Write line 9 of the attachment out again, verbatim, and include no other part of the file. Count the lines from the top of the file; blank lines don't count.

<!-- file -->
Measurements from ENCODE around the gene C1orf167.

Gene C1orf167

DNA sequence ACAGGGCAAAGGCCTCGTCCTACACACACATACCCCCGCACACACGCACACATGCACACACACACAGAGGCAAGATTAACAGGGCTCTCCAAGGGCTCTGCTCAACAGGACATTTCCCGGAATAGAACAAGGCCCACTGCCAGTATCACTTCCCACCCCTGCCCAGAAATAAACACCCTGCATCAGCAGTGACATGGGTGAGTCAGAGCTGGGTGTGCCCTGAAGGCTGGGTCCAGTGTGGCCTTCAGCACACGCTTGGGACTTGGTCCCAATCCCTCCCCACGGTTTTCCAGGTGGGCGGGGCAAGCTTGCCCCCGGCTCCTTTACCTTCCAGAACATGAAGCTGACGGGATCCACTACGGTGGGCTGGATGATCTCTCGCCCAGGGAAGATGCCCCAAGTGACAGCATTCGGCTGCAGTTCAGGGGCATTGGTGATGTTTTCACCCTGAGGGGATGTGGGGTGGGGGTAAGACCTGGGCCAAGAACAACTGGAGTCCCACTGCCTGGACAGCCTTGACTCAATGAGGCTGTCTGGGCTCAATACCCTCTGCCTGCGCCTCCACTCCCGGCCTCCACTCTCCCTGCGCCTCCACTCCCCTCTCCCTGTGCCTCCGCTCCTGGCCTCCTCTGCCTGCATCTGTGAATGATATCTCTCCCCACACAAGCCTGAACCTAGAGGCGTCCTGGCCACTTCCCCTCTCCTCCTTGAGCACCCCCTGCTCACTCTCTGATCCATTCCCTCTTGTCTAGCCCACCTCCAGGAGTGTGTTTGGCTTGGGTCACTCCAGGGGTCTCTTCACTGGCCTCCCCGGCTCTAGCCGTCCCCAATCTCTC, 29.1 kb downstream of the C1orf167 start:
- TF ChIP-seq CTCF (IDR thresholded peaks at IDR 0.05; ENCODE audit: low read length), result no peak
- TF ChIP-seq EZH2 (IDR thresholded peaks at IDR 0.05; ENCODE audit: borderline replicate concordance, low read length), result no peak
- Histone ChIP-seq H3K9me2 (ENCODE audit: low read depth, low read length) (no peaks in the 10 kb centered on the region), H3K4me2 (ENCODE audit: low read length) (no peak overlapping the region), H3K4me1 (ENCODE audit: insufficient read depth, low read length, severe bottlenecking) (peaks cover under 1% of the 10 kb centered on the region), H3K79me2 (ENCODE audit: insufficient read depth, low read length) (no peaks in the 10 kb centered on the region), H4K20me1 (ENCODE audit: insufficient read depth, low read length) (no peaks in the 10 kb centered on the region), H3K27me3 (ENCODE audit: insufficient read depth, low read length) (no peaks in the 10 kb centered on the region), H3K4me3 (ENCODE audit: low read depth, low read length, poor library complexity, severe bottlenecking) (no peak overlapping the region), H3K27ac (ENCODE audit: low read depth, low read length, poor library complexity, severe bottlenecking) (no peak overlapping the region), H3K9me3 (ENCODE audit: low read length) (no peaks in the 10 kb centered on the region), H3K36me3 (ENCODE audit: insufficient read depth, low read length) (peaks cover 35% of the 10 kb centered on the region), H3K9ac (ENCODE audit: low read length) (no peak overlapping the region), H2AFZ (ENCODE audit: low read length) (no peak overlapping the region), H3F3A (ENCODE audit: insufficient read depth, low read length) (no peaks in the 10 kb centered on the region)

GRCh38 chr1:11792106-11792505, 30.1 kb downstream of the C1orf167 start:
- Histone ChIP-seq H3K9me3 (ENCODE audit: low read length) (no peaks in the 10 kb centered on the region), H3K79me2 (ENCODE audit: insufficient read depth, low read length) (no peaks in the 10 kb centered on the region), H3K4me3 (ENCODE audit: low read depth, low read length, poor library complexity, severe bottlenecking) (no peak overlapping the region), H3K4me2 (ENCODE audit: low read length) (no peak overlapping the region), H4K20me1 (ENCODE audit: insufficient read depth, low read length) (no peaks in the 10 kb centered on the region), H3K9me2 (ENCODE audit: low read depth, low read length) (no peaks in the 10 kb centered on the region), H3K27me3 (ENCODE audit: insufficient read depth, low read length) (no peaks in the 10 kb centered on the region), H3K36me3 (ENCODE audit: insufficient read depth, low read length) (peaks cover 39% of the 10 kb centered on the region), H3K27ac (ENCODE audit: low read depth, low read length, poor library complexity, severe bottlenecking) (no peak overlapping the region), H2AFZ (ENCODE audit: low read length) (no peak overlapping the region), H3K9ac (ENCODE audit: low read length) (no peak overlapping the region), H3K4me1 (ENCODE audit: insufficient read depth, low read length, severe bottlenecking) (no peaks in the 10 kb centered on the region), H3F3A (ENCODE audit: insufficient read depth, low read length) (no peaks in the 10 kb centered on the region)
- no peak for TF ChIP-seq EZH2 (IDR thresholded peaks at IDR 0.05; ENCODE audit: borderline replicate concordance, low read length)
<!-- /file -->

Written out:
- no peak for TF ChIP-seq EZH2 (IDR thresholded peaks at IDR 0.05; ENCODE audit: borderline replicate concordance, low read length)